Gaius Gracchus, people’s tribune, presiding over the plebeian assembly.

The consul Lucius Optimus, who was in court and had to prove that he did not go too far in exercising his power (imperium), was directly responsible for the decision to issue a sentence on Gaius Gracchus’ supporters. Apparently, the direct reason for the decision to use the senate’s glory was the killing of one of his helpers on the streets of the city during the rivalry of hostile camps – populares and optimates. According to Cicero, Optimus confessed that he broke the law (he was accused of quod indemnatos cives in carcerem coniecisset, or “”for imprisoning a citizen without trial”), but said he did it pursuant to senatus consultum ultimum. Eventually, the Roman was acquitted and the resolution of the senate became an unwritten law included in the achievements of the fathers (mos maiorum).

Another use case of senatus consultum ultimum was 100 BCE when Gaius Marius – 6 times consul – was asked to intervene because of fights in the city streets that broke out among supporters of populares and optimates. One of the supporters of Gaius Marius, Lucius Apuleius Saturninus – a tribune of the people – “pushed through” the Gracchi reforms, against which the Senate and its supporters stood. There were chaos and bloody rivalry between the parties in the city. Gaius Marius finally decided to intervene and closed the initiators of the reform in Curia Hostilia wanting to debate and resolve the dispute. Ultimately, however, a furious crowd lynched the deaths of the popular.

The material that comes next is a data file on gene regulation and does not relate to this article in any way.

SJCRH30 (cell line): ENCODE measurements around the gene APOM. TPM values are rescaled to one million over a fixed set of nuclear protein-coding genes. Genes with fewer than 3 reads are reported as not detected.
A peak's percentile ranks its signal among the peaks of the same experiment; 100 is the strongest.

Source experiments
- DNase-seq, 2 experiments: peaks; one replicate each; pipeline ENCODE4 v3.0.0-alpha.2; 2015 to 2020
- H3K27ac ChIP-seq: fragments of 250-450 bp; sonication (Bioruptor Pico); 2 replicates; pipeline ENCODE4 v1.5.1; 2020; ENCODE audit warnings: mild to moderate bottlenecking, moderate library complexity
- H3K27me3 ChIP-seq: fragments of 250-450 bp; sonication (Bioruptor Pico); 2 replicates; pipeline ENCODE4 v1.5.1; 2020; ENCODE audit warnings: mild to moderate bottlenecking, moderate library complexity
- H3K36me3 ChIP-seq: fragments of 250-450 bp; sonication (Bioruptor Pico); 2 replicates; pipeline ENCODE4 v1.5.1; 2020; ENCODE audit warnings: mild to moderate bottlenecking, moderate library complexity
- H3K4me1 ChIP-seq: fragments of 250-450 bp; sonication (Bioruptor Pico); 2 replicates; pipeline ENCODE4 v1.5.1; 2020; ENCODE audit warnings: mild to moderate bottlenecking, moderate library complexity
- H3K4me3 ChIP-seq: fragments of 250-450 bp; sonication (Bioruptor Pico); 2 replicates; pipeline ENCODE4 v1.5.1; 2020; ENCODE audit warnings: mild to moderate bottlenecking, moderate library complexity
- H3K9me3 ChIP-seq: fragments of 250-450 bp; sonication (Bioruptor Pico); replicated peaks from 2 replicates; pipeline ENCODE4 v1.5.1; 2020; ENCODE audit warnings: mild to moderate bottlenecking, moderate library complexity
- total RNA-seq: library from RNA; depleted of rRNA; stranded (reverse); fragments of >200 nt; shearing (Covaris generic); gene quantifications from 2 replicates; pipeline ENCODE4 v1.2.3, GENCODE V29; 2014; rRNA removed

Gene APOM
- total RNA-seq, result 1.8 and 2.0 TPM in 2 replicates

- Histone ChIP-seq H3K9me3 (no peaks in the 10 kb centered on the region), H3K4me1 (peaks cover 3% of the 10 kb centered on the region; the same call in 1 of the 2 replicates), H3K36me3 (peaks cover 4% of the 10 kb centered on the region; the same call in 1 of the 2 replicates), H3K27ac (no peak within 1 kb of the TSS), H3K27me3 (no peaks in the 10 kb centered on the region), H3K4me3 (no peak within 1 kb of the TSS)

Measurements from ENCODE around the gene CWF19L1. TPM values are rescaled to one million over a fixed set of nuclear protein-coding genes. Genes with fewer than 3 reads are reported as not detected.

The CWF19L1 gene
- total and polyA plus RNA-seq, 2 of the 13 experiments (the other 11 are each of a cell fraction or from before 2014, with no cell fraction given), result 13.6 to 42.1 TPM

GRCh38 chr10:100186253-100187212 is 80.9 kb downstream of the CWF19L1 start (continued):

In 77 BCE Marcus Emilius Ledipus was sent by the senate to manage the province of Transalpine Gaul because the city was in a dangerous competition between the populares and the optimates. Last year he was a consul with Quintus Lutatius Catullus, which often led to their rivalry. Ultimately Lepidus returned at the head of the troops and supporters, wanting to support the popular. The Senate finally announced senatus consultum ultimum.

Another case of using the “final resolution of the Senate” was in 63 BCE, when the Senate was against Lucius Sergius Catiline, who wanted to commit a coup d’état. By virtue of a Senate resolution – senatus consultum ultimum – consul Cicero gave four speeches and the conspirators were executed by suffocation.

Cicero Denounces Catiline, Cesare Maccari. The figure of the stooped Catiline and the empty spaces next to him clearly show the moment of the meeting.